When US President Lyndon Johnson signed the Immigration and Nationality Act of 1965 removing decades-long restrictions on admission and citizenship for immigrants from Asia, Asian-Americans made up only 0.5% of the total population. Forty-five years later, the 2010 Census reveals a dramatically different American racial landscape. Today, 14.7 million identify as “Asian-alone,” comprising 4.8% of the population. More dramatically, the Census names Asians as the fastest-growing racial group of the past decade, increasing an astounding 43.3%.
While these numbers are significant in showing the role of Asians in the demographic changes of the US in the past generation, they do not provide the whole picture. A more accurate count includes the 2.7 million people who consider themselves to be multi-racial Asian, or 29% of those reporting to belong to two-or more racial groups. This brings the total of number people of Asian-descent to 17.3 million, or 5.5% of the US population.
America’s Asian population is also spreading from its traditional density in the West and Pacific to states across the country. Hawaii’s unique location at the crossroads of the Pacific remains evident in the data showing that well over half of its population, 57.4%, is of Asian descent. Meanwhile California is still home to the largest number of Asian-Americans, some 5.5million in 2010, but it is followed by New York, Texas, New Jersey, showing the spread of the population from coast to coast.
The growth of Asian Americans is leading to demonstrable demographic shifts in American cities and communities. The Washington Post reported that the influx of Hispanics and Asians prevented over half of the top 100 largest cities in the US from shrinking. Urban areas as disparate as Anaheim, California; Fort Wayne, Indiana; Baton Rouge, Louisiana; and Jersey City, New Jersey have their growing Asian populations to thank for maintaining positive growth. In New York City, the Asian population increased by nearly 250,000, a gain of 32% and the largest of any ethnic group, according to the Wall Street Journal.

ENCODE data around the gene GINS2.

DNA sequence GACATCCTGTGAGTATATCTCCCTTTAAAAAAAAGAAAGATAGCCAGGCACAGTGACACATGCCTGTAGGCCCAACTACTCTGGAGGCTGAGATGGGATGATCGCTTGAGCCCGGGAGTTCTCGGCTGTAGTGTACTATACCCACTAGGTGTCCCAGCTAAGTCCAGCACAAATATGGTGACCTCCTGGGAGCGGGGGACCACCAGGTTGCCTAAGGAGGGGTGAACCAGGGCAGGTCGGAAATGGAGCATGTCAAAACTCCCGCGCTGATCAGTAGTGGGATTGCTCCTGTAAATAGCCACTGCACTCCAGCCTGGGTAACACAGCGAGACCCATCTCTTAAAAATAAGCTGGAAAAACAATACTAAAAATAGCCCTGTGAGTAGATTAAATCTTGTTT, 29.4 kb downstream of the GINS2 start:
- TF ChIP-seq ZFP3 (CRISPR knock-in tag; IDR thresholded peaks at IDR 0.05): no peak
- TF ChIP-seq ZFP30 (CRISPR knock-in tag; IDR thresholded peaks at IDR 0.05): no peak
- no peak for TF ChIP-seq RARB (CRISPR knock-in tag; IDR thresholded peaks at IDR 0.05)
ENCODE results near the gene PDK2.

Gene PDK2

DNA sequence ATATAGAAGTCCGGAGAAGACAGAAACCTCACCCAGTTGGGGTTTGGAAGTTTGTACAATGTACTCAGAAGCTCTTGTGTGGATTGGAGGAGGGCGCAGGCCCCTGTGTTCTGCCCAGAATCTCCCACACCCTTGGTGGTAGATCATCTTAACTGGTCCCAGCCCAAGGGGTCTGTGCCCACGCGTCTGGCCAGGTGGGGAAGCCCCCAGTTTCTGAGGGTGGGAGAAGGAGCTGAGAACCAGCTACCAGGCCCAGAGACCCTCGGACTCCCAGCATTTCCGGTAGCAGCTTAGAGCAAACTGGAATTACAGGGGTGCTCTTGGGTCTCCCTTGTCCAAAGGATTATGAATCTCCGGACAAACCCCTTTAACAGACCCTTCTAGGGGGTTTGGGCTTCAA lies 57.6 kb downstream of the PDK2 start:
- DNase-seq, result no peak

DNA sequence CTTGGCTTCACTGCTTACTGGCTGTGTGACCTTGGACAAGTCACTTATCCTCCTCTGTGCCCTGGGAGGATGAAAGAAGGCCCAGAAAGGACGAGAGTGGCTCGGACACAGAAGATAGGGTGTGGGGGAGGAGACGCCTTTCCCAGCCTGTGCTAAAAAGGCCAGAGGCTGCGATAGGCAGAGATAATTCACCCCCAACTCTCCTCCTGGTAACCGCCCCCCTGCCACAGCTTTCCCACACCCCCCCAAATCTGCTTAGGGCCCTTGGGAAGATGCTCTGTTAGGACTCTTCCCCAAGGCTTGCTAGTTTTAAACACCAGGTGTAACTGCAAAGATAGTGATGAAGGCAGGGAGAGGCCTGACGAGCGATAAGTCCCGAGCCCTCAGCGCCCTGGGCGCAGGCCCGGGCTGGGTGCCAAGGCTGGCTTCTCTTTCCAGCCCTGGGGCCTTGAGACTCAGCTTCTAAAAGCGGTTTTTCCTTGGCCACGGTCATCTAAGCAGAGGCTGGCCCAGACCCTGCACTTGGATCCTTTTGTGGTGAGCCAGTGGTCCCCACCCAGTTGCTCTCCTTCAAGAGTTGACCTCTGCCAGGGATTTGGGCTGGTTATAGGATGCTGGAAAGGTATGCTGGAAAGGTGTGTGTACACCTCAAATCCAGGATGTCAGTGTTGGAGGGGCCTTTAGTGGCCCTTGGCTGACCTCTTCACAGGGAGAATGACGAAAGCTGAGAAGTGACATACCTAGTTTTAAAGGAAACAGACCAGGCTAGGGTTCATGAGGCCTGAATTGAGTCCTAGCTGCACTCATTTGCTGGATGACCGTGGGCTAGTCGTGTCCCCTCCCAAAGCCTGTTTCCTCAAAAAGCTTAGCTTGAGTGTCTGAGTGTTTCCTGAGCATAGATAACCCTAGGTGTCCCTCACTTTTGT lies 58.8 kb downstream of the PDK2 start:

As in the past, much of this growth is driven by immigration as a majority of new arrivals settle in cities seeking employment opportunities. According to the immigration statistics maintained by the Department of Homeland Security, in 2010 over 420,000 immigrants from Asia became permanent residents, while over 250,000 received full US citizenship. In both instances this was more than any other region in the world.
The demographic shifts have not been limited to urban communities. For the first time in its history, minorities make up the majority of the population in affluent Montgomery County, MD, outside of Washington, DC. Brookings demographer William Fry told the Washington post that the influx of Blacks, Asians and Hispanics is “reinvigorating” the region’s suburbs, making the DC area more globalized in the process. In California and other regions along the West coast, Asian “Ethnoburbs”— suburban municipalities dominated by a non-white ethnic group— show former immigrant populations moving out of the “Chinatowns” and “Little Tokyos” of the past and into large, prosperous, Asian-majority suburban communities.
The 2010 Census depicts a more diverse and dynamic American than fifty years ago. The Asian-American community has grown and spread throughout the country significantly in the past few decades; contributing to the trend of minority-propelled growth into the 21st century.